This coming Winter, Professor William Greenwalt will offer a new Civic Engagement core course entitled Democracy: Ancient and Modern, which compares and contrasts the political functioning of fourth-century Athens with contemporary America. And in Spring quarter Professor Carolynn Roncaglia will teach a new course on oman imperialism. Stay tuned for details.

  •  Colloquium on the ethical dimensions of battlefield heroism

    Tuesday, Oct. 4, 2011

    Professor Scott LaBarge will discuss "The Conceptual Problems of Battlefield Heroism": Tuesday, October 18th, 4:00, O'Connor 210. Interested members of the community are welcome.

    Professor LaBarge's presentation, part of his book-length study of the nature of heroism, will chiefly focus on examples from classical antiquity, although he will be drawing larger ethical conclusions.

  •  Latin Education and the Warden of Bastille

    Monday, Oct. 3, 2011

    "Latin Education and the Warden of the Bastille," a lecture on why classical languages should be an integral part of the general education, will be presented by Professor Dan Turkeltaub on Friday, November 4, 4:14, at the Latin colloquium for Latin teachers in Jesuit high schools (Bellarmine College Prep). The talk will center on a close reading of a passage from Alexandre Dumas's Le Vicomte de Bragelonne in which the warden of the bastille decries before a Jesuit (Aramis) the value of a Latin education in light of a prisoner of his who composed an anti-Jesuit Latin distich in imitation of Martial. (It's a very fun passage.)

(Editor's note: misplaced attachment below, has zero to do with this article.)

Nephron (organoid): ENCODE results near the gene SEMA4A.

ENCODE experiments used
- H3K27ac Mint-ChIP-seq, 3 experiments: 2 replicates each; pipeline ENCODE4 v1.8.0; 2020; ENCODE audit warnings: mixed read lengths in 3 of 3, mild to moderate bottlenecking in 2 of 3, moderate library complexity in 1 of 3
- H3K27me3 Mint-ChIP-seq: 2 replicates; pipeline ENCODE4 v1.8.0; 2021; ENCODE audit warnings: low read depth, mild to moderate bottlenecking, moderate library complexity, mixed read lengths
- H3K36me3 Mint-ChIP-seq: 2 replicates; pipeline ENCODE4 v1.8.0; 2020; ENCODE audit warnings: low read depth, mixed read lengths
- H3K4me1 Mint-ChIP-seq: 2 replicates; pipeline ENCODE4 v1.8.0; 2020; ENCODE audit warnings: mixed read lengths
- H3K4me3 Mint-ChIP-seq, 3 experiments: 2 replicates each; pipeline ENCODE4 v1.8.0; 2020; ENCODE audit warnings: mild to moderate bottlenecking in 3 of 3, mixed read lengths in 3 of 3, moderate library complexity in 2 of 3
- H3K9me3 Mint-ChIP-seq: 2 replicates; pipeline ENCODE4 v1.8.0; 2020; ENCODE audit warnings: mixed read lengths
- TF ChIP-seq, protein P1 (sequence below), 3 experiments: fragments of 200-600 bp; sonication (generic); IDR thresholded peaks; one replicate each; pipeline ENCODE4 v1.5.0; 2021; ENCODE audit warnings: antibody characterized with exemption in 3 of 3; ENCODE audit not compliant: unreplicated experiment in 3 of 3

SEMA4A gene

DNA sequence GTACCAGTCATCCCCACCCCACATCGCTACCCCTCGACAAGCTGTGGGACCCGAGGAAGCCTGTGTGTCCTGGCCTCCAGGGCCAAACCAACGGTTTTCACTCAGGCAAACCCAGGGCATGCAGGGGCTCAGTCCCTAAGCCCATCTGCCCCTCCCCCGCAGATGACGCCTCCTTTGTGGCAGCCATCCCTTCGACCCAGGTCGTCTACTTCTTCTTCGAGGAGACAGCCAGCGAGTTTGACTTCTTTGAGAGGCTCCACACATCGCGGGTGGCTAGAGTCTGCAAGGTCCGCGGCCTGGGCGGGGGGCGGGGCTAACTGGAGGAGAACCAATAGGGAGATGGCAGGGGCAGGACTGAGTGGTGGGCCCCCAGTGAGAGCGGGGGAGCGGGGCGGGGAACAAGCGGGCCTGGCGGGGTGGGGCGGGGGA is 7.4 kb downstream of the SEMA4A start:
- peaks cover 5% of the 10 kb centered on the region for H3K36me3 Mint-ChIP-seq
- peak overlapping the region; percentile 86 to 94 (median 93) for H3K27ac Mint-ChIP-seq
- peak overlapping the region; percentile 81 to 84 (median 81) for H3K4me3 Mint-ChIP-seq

•  Daniel Turkeltaub's article, Reading the Epic Past: The Iliad on Heroic Epic, has just appeared

    Thursday, Dec. 9, 2010

    Daniel Turkeltaub’s article, “Reading the Epic Past: The Iliad on Heroic Epic,” has just appeared.

    Professor Turkeltaub’s latest work appears in a new collection of essays entitled Allusion, Authority, and Truth: Critical Perspectives on Greek Poetic and Rhetorical Praxis, edited by Phillip Mitsis and Christo Tsagalis (Berlin/New York, 2010).

    For details on the publication, check out the following: http://www.degruyter.com/cont/fb/at/detailEn.cfm?isbn=978-3-11-024540-0
    http://www.reference-global.com/doi/book/10.1515/9783110245400